Weakness of the facial nerve (cranial nerve 7) is common. It can be caused by Bell’s palsy, which can be associated with a viral infection as well as with genetic predisposition, as well as with traumatic injuries to the facial nerve, e.g. excision of acoustic neuroma tumor.
Facial nerve palsy can cause severe, vision- and eye-threatening, complications secondary to corneal exposure. When the eyelids cannot protect the cornea, the cornea dries out and can become infected and perforate.
The primary treatment for corneal exposure is lubrication with gels and ointments. Punctal plugs can help, as well as moisture chambers and eyelid taping.
Sometimes the palsy is temporary, and full function recovers in approximately 6 months. In such cases, lubrication and potentially a temporary partial closure of the outer corner of the eyelids can help.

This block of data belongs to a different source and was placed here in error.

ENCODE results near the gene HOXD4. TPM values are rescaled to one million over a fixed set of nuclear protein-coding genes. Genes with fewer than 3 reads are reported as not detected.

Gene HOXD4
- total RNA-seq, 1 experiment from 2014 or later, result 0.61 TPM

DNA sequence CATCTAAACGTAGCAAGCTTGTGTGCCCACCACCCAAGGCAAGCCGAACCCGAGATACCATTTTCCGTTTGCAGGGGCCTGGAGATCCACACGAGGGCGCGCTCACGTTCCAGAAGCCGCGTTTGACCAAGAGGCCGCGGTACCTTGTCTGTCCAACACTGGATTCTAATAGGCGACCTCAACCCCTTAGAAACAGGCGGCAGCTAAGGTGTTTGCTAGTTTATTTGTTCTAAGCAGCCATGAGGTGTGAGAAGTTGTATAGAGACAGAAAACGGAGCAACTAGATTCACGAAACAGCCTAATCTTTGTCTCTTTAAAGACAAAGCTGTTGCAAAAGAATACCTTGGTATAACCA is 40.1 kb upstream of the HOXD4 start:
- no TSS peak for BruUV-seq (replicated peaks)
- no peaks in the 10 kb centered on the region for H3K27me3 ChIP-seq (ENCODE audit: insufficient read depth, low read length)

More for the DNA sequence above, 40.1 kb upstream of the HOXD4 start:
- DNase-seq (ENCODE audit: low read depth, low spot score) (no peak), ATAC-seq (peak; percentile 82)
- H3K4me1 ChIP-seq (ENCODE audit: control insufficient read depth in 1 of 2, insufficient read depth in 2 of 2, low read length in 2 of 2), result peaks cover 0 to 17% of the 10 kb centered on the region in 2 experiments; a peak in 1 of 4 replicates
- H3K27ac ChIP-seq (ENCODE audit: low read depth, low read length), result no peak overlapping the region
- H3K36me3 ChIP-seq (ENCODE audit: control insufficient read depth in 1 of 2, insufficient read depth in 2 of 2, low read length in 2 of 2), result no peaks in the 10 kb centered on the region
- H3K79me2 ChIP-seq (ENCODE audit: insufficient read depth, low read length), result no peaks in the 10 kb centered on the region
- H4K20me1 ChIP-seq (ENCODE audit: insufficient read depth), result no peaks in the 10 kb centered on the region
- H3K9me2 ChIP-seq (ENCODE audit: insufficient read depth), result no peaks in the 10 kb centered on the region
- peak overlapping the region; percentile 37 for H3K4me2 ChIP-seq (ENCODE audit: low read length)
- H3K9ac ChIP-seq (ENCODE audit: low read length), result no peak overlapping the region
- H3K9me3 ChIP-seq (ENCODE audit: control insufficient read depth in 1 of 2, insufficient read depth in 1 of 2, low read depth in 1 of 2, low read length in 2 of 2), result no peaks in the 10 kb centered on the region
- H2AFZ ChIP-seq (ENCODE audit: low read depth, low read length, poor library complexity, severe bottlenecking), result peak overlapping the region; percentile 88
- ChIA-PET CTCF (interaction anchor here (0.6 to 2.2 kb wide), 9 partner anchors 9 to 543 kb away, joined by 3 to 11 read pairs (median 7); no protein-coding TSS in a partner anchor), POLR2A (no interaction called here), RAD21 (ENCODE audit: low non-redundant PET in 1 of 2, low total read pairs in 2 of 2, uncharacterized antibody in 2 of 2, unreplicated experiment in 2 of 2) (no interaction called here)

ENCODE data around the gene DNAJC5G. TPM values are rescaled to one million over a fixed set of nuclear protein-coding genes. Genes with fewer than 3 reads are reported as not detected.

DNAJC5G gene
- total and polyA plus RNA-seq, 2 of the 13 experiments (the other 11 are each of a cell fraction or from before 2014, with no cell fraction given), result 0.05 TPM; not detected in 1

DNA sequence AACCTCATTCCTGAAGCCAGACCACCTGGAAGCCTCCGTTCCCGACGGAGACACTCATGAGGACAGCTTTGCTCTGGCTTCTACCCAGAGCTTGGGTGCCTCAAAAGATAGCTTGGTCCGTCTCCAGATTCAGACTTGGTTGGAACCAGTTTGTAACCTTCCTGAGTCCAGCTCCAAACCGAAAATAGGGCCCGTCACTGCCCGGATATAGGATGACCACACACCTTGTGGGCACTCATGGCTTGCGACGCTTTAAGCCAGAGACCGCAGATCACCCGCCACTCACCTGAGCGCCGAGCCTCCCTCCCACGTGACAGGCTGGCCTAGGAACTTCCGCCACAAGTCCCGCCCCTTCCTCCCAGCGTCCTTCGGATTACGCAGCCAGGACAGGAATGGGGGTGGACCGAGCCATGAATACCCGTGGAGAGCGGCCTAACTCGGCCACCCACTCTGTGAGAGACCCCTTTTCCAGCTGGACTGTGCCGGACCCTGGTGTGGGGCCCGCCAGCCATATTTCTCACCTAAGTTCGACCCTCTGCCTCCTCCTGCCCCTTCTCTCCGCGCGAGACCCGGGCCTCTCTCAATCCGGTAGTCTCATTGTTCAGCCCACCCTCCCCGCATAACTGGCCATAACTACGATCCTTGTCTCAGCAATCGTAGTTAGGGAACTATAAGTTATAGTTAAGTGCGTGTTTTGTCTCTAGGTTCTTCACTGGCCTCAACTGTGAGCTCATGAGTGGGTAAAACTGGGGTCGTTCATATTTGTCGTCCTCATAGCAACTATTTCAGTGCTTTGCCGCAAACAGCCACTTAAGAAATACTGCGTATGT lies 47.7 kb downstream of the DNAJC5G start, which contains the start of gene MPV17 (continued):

When the palsy is permanent, there are a variety of techniques that can help restore eyelid function and normal appearance. For the upper eyelids, a platinum weight can be implanted to improve eyelid blink and closure. For the lower eyelids, elevation of the cheek and tightening of the eyelid ligaments can restore lower eyelid position. A lateral tarsorrhaphy (closure of the outer corner of the eyelids) can be a helpful adjunct in some situations.
Facial nerve palsy is often associated with dyskinesia – the mis-innervation of facial muscles causing “ticks” and “spasms.” Injections with botulinum toxin to cause targeted, partial chemodenervation can help control these spastic activities, improving comfort and appearance.
Dr. Kahana has extensive expertise in the treatment of the effects of facial palsy on the eyelids and eyes. During a consultation, a customized approach will be developed to address the functional and aesthetic needs of each patient.